And then, after Father cuts a rose from the Beast’s rose garden for Belle and the Beast emerges from his mansion, the entire tenor of the ballet changes. It becomes interesting, and fun. The mansion is the “real” enchanted forest in this production. Inside the mansion, the same critters don’t move like animals or insects, they move as if, when indoors, they’re released from some spell themselves. The choreography, which is far more varied and interesting, makes them come alive – particularly the now enchanting Dryads (company members Erikka Reeinstierna-Cates and Emily Parker leading the group of eight ARB2 dancers). Belle’s fear is appropriate at the scene’s beginning, but she obviously is pleasantly surprised to find civility and care. It is at this point that the audience begins to care too.
The most significant change, however, is provided by the presence of The Beast. Somehow, Journy Wilkes-Davis gave his character a soul and a heart. Even though his movement quality was restricted, and any facial expressions buried within the Beast costume, something about the way he carried himself as the Beast was as convincing to the audience as it gradually became to Belle. Perhaps the portrayal was as successful as it was because Wilkes-Davis has been there before – in 2015, he danced the Beast in a different production with Charleston City Ballet. Regardless, with a very human Beast and now captivating choreography for the Dryads, the ballet found its voice – which soared in the pas de deux that followed.
If you’ve seen George Balanchine’s Tchaikovsky Suite No.3 for New York City Ballet (which, on many occasions, I labelled a masterpiece), you know that his choreography for the “Elegie” from that composition is beautiful, romantic, and mysterious. It would seem that he had pre-empted the field. But Petersen’s take on it, though equally romantic, is very different, and absolutely spellbinding. With the audience having by then warmed to the atmosphere in the mansion and to the Beast not being as beastly as he looks, Peterson now tugs at the audience’s heart. In one lengthy pas de deux (which, to my ear, utilizes the full Elegie), and with a minimum of superfluous movement, Peterson displays the evolving relationship between Belle and the Beast. They dance, he begs her to marry him, she refuses … over and over. But each time, Belle yields a little, and then a little more; and melts a little, and then a little more. And gradually, between Peterson’s increasingly passionate choreography (matching the score), and the dancers’ execution and acting, you see Belle falling in love with the Beast … and, gradually, the audience falls in love with the ballet.
Peterson converts Act II into a combination Sleeping Beast and Wedding Celebration. Belle returns to find the Beast dead (or near death), becomes distraught, and kisses him. Gradually, the Beast awakens (did anyone say Jon Snow?), and, this being a low budget production in which stagecraft magic is in short supply, the Beast removes his outer shell as if he were removing a suit of armor. When he finally removes his head/face covering, the audience applauds – vigorously. The ensuing pas de deux between the Beast, now Prince, and Belle is as delightful as it should be, but it’s just the beginning.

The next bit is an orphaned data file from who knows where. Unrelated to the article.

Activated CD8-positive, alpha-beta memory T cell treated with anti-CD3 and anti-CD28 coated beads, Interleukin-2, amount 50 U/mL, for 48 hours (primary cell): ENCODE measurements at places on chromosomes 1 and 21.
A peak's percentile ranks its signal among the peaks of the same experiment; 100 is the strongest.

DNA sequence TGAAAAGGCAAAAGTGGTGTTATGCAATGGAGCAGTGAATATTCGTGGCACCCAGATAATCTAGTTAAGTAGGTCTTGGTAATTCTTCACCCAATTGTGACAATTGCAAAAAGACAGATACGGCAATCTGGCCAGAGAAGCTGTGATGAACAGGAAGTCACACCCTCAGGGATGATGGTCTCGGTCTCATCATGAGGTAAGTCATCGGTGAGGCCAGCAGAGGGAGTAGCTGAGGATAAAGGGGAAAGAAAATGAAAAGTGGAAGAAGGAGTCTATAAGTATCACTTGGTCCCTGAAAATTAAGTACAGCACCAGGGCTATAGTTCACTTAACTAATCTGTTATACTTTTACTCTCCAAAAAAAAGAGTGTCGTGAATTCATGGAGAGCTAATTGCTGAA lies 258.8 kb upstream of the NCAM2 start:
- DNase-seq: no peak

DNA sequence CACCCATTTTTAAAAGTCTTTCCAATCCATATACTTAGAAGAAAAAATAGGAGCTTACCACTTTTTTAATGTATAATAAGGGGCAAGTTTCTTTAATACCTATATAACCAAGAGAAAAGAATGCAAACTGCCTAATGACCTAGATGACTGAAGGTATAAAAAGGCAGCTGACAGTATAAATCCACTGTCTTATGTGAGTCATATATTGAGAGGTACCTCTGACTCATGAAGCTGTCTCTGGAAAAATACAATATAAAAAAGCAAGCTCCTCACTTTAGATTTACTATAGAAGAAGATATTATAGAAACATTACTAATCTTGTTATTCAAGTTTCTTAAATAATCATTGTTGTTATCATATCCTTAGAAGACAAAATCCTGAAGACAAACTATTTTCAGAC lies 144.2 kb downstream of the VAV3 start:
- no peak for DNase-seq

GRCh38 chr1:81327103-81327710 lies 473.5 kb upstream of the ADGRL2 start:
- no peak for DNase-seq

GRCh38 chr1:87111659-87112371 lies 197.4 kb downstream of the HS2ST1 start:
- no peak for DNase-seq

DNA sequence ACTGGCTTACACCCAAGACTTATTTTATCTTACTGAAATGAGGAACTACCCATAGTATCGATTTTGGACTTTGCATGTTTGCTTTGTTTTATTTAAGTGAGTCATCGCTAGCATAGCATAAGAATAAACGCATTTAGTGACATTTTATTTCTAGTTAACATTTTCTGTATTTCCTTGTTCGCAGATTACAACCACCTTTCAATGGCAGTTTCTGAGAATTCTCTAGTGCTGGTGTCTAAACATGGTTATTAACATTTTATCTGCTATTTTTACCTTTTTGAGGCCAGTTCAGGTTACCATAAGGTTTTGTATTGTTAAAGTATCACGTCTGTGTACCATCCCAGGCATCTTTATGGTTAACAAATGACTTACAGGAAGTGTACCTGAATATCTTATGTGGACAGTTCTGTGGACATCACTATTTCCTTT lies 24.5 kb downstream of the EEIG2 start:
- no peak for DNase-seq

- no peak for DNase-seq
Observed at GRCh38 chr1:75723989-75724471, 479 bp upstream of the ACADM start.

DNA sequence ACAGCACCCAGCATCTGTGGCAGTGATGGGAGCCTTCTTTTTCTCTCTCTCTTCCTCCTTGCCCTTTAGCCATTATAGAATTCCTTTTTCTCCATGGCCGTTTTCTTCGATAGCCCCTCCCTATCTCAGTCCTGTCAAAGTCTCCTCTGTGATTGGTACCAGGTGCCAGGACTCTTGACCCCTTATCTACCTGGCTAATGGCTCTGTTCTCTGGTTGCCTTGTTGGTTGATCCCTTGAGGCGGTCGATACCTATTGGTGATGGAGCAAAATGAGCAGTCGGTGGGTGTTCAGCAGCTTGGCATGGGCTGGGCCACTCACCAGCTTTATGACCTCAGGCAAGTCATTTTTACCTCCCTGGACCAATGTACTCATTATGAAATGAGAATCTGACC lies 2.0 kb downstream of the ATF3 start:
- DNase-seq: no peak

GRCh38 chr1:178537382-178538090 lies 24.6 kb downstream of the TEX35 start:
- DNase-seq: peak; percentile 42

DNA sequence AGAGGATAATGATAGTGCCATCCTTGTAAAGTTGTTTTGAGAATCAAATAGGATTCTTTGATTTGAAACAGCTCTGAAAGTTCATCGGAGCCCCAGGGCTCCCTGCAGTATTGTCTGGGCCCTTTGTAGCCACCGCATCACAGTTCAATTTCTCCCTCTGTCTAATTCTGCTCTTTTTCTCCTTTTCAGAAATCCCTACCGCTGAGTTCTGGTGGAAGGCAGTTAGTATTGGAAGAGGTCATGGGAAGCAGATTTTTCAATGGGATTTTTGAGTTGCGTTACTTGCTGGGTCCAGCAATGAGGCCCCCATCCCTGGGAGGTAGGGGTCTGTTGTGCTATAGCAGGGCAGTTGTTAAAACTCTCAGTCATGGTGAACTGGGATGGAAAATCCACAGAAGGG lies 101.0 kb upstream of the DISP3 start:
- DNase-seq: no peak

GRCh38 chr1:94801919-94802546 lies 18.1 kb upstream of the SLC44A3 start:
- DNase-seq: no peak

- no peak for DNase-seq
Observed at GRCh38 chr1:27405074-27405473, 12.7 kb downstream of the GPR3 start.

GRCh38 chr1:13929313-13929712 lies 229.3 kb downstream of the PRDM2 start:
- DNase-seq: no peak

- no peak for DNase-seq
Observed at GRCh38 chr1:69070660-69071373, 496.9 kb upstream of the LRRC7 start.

At this point, either the ballet version of the story ends in a sweet pas de deux and a lot of soggy tissues, or a celebratory fairy tale wedding follows with a final pas de deux preceded by an assortment of divertissements only tangentially related to the story. Peterson takes the latter path, and other than those for Belle and the Prince, are large-scale, are all related to the story, and everyone in the cast gets to show off – from Daughters of the Court (promising-looking trainees) and Ladies of the Court, Cadets and Countesses, Knights and Marquises, and a Duchess. None of these dances looked the same, and those that included the Knights, Marquises, and the Duchess (Firer) were particular good. And the concluding pas de deux was (actually, were – there’s more than one) no less exciting to watch than those created by Balanchine or Petipa. And here Yamamoto was particularly impressive – no dancer should be assigned the feverish choreographic complexity and physicality that she faced at the end of a full length ballet, but she not only pulled through it, she excelled.
As indicated, however, the ballet is not without flaws, and although the positives outweigh them, I expect that this production will evolve over time and eliminate some of the problem areas. Among them, and aside from what I’ve already mentioned with respect to the ballet’s initial scenes, Act II’s beginning is very confusing. I (and others I spoke with) initially thought that Belle’s Father was the one being carried around the stage on his deathbed. This could be cured by having Belle return to the Beast’s mansion with her Father (and having that character just disappear, even if not inconsistent with the original story, leaves a visual and sensitivity gap unless the audience is somehow made aware of his condition). And although all the dances in Act II (after the Kiss) are better than good, there’s too much of them, with too many crescendos heralding what turn out to be false endings. The dances are all different, all complex, and, particularly for Belle and the Prince, all wickedly difficult-looking (one might call them beastly), but some condensation would be worth considering.
But my most serious criticism: Friday was both Beauty and the Beast’s world premiere, and it’s only scheduled performance. I expect, however, that it will return, maybe with a little tinkering, and hopefully with the majestic Princeton Symphony Orchestra providing live accompaniment.